Patients with advanced head and neck cancer who have a clinical complete response (CCR) to chemoradiotherapy (CRT) are at low risk for recurrence in the neck, and most can be spared laryngectomy
RANCHO MIRAGE, CaliforniaPatients with advanced head and neck cancer who have a clinical complete response (CCR) to chemoradiotherapy (CRT) are at low risk for recurrence in the neck, and most can be spared laryngectomy, Ramesh Rengan, MD, PhD, of the University of Pennsylvania, said at the 2007 Multidisciplinary Head and Neck Cancer Symposium (abstract 8).
"These patients were getting intensive chemoradiotherapy," Dr. Rengan told ONI in an interview. "If there was no evidence of disease in the neck, the question was whether patients could just be observed rather than continuing to surgery. The risk is, what if the neck is harboring disease that is not recognized? There are few salvage possibilities, so the stakes are very high."
This analysis included outcomes for 213 patients enrolled on larynx/organ preservation protocols. Of these, 190 patients were protocol-eligible and received all of their treatment at Memorial Sloan-Kettering Cancer Center. Forty-seven patients underwent immediate neck dissection and were dropped from the analysis, as was one patient who discontinued treatment. That left for analysis 142 treated patients, including 86 who were node positive. Median follow-up was 9 years.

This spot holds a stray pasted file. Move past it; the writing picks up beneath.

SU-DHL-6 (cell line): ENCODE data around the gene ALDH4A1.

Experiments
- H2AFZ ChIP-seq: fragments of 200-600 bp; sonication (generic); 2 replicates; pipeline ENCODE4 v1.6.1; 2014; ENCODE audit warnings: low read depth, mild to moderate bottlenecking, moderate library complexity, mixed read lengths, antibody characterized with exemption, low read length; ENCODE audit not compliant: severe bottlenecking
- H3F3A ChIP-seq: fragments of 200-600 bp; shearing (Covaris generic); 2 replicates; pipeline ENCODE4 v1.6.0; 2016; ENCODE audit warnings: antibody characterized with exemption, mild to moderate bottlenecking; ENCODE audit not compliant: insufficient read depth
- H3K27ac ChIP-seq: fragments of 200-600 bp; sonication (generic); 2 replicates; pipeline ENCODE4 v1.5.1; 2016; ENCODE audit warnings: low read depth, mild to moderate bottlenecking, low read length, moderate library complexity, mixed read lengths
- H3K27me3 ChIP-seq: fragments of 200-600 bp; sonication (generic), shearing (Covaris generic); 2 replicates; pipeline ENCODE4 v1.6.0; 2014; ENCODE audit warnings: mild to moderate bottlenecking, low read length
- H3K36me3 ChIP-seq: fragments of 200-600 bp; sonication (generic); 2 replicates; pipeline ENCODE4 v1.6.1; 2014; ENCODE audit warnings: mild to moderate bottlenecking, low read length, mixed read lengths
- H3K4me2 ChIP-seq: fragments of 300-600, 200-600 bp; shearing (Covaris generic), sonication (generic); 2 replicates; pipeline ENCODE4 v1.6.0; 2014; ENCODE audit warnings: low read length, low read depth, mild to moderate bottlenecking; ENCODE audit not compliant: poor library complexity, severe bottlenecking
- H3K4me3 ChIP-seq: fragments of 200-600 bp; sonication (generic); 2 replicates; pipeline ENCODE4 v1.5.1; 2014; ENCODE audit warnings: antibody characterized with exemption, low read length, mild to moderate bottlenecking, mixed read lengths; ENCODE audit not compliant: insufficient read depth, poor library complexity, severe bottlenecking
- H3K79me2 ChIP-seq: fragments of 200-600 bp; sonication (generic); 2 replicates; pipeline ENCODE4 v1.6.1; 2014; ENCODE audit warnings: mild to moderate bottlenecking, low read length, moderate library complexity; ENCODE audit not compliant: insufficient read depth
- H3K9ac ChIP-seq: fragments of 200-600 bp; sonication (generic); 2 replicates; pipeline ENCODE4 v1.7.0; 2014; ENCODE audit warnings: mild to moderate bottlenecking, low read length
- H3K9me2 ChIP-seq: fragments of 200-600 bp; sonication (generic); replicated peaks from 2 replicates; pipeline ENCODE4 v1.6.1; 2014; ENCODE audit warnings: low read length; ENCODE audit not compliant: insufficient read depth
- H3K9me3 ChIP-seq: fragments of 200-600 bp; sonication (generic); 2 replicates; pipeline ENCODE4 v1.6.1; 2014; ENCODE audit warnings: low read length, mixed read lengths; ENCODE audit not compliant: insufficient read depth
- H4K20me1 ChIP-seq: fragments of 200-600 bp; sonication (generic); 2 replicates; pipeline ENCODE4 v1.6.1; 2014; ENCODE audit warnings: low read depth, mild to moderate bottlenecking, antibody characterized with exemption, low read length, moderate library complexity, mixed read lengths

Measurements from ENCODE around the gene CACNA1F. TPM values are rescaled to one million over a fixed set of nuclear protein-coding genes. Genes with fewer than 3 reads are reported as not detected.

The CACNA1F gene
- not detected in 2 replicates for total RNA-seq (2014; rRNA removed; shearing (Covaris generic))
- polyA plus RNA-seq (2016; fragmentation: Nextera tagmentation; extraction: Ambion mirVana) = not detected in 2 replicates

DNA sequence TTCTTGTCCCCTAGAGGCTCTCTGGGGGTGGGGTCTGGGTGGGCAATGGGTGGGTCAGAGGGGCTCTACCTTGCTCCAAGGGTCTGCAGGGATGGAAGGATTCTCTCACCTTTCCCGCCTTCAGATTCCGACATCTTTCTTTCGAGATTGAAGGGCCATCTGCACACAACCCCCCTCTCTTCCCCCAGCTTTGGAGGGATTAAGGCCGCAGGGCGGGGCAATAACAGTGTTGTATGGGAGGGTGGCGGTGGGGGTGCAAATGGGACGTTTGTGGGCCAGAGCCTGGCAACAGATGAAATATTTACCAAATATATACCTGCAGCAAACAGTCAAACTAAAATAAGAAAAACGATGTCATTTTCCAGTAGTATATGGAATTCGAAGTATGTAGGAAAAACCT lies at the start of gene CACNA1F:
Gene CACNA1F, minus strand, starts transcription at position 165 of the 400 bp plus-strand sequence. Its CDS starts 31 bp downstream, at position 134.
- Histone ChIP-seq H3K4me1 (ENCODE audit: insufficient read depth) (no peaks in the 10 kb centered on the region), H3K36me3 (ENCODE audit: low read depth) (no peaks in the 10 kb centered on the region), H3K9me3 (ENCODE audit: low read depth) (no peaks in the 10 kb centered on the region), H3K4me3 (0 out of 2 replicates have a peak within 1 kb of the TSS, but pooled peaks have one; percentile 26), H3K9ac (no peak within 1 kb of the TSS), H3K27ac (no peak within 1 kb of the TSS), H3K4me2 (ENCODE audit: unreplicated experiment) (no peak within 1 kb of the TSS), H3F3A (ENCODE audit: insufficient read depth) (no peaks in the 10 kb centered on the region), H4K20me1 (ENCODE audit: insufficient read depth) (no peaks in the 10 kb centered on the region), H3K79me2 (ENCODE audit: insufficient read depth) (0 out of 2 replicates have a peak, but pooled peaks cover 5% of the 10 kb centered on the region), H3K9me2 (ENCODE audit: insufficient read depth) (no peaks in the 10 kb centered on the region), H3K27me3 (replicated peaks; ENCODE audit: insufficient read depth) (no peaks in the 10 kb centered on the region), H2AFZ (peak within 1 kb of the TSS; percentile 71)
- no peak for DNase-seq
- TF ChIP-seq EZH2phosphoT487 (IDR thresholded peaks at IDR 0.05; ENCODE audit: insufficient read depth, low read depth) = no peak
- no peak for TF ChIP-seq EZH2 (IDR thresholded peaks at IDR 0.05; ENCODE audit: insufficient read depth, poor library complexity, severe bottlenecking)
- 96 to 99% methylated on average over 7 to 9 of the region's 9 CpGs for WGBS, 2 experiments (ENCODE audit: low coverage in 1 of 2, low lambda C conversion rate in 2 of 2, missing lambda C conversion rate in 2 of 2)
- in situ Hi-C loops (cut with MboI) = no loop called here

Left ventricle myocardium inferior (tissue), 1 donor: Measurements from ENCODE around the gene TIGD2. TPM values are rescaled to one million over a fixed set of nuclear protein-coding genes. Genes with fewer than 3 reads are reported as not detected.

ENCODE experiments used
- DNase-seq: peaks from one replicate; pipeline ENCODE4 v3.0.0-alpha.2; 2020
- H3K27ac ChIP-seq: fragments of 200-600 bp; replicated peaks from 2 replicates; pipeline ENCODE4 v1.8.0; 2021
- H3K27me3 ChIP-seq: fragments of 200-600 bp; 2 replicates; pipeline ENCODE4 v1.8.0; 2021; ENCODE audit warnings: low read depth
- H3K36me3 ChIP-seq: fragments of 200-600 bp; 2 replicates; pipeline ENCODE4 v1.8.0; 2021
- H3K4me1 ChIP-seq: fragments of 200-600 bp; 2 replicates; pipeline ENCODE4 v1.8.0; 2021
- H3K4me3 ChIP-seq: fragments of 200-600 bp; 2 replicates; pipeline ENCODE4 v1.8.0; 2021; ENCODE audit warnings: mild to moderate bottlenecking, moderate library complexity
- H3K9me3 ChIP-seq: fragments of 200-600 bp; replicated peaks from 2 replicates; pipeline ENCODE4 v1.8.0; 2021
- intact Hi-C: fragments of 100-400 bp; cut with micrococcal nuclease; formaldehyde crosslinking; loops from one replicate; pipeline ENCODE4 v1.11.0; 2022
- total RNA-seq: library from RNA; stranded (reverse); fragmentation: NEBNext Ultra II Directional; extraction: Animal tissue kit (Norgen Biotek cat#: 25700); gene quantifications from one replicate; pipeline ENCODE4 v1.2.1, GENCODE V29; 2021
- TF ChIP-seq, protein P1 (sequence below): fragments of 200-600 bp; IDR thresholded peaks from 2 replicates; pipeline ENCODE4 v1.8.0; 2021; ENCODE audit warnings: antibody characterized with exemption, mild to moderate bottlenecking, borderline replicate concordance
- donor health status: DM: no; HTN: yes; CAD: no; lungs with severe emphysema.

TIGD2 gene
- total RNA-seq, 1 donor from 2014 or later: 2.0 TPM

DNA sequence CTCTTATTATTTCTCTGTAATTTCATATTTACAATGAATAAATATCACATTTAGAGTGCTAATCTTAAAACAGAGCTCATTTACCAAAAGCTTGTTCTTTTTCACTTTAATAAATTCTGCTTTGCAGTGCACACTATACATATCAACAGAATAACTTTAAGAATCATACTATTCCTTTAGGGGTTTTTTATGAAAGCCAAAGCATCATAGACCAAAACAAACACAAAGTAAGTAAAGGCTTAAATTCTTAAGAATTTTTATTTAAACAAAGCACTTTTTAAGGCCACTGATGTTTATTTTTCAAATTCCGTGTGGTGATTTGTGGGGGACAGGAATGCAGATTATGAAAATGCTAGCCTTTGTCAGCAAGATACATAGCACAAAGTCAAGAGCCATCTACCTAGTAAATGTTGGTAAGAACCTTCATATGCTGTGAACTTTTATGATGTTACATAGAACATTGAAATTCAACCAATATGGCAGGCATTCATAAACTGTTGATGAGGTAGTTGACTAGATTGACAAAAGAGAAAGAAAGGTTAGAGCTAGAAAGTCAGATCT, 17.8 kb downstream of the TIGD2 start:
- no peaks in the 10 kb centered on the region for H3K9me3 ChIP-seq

Patients received one to three cycles of induction cisplatin followed by radiotherapy alone or with concomitant cisplatin-based chemotherapy. They were treated with 1.8 to 2.0 Gy/d of radiation with either conventional or a delayed accelerated fractionation, with concomitant boost schedule and a median dose of 70 Gy to the gross tumor volume.
10-Year Recurrence Rate
Dr. Rengan reported that clinical complete remissions in the neck were seen in 69 (80%) of the 86 node-positive patients. The 10-year incidence of neck failure in 65 node-positive patients with clinically negative necks after chemoradiotherapy was 14%. Median overall survival in patients with CCR was 12.2 years for N1 disease, 6.5 years for N2 disease, and 0.8 years for N3 disease. Seventeen patients had a less than complete response, and 14 went on to neck dissection, 10 with median overall survival of 1.4 years.
He said it would be reasonable to conclude that patients with advanced neck disease who have a CCR in the neck after chemoradiation can be spared a neck dissection, since long-term neck control is 85% or better. "This result depends on the response to induction chemotherapy," he stressed. "If the patient has a poor response, immediate laryngectomy and neck dissection are needed."
The question of how to determine whether a patient has no residual disease in the neck following chemoradiotherapy is crucial. Dr. Rengan said that functional imaging (PET scans or MRI spectroscopy) is under study as a means of identifying the 10% to 15% of patients who appear to have a complete response but are still harboring difficult-to-detect disease. He envisions a process that would begin with chemoradiotherapy for advanced head and neck cancer, include functional imaging of all apparent clinical complete responses, follow low-risk patients with observation only, and select out patients with latent neck disease for more aggressive treatment.